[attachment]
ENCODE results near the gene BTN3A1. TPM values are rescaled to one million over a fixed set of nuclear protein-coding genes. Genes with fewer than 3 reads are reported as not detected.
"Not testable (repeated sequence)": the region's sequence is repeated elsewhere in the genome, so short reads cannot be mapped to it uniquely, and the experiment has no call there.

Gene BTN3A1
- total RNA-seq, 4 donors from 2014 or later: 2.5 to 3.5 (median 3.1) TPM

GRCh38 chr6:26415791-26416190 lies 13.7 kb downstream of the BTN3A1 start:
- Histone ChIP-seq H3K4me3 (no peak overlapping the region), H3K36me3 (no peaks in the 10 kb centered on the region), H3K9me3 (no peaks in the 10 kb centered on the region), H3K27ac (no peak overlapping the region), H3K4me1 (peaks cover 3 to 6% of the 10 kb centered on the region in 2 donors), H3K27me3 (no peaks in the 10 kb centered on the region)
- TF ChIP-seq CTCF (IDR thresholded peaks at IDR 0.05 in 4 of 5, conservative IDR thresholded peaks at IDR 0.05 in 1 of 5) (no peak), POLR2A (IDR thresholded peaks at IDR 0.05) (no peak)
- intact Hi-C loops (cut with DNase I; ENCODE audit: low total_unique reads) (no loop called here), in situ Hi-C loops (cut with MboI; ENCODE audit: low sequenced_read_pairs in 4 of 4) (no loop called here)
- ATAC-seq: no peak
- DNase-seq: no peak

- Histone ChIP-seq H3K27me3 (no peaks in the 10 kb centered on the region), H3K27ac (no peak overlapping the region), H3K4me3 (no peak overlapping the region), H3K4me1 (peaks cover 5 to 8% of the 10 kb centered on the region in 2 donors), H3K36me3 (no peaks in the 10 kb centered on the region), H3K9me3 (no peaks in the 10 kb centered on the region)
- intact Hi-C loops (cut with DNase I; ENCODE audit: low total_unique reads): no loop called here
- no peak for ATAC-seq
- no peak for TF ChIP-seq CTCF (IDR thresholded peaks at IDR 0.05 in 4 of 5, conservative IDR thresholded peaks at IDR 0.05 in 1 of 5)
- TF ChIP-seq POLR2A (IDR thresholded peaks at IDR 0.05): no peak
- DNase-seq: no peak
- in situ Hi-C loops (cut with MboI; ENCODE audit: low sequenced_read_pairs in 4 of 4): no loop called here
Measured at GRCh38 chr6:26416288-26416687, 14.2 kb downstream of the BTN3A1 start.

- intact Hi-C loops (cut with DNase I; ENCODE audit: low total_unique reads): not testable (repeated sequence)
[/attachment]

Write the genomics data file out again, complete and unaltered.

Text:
ENCODE results near the gene BTN3A1. TPM values are rescaled to one million over a fixed set of nuclear protein-coding genes. Genes with fewer than 3 reads are reported as not detected.
"Not testable (repeated sequence)": the region's sequence is repeated elsewhere in the genome, so short reads cannot be mapped to it uniquely, and the experiment has no call there.

Gene BTN3A1
- total RNA-seq, 4 donors from 2014 or later: 2.5 to 3.5 (median 3.1) TPM

GRCh38 chr6:26415791-26416190 lies 13.7 kb downstream of the BTN3A1 start:
- Histone ChIP-seq H3K4me3 (no peak overlapping the region), H3K36me3 (no peaks in the 10 kb centered on the region), H3K9me3 (no peaks in the 10 kb centered on the region), H3K27ac (no peak overlapping the region), H3K4me1 (peaks cover 3 to 6% of the 10 kb centered on the region in 2 donors), H3K27me3 (no peaks in the 10 kb centered on the region)
- TF ChIP-seq CTCF (IDR thresholded peaks at IDR 0.05 in 4 of 5, conservative IDR thresholded peaks at IDR 0.05 in 1 of 5) (no peak), POLR2A (IDR thresholded peaks at IDR 0.05) (no peak)
- intact Hi-C loops (cut with DNase I; ENCODE audit: low total_unique reads) (no loop called here), in situ Hi-C loops (cut with MboI; ENCODE audit: low sequenced_read_pairs in 4 of 4) (no loop called here)
- ATAC-seq: no peak
- DNase-seq: no peak

- Histone ChIP-seq H3K27me3 (no peaks in the 10 kb centered on the region), H3K27ac (no peak overlapping the region), H3K4me3 (no peak overlapping the region), H3K4me1 (peaks cover 5 to 8% of the 10 kb centered on the region in 2 donors), H3K36me3 (no peaks in the 10 kb centered on the region), H3K9me3 (no peaks in the 10 kb centered on the region)
- intact Hi-C loops (cut with DNase I; ENCODE audit: low total_unique reads): no loop called here
- no peak for ATAC-seq
- no peak for TF ChIP-seq CTCF (IDR thresholded peaks at IDR 0.05 in 4 of 5, conservative IDR thresholded peaks at IDR 0.05 in 1 of 5)
- TF ChIP-seq POLR2A (IDR thresholded peaks at IDR 0.05): no peak
- DNase-seq: no peak
- in situ Hi-C loops (cut with MboI; ENCODE audit: low sequenced_read_pairs in 4 of 4): no loop called here
Measured at GRCh38 chr6:26416288-26416687, 14.2 kb downstream of the BTN3A1 start.

- intact Hi-C loops (cut with DNase I; ENCODE audit: low total_unique reads): not testable (repeated sequence)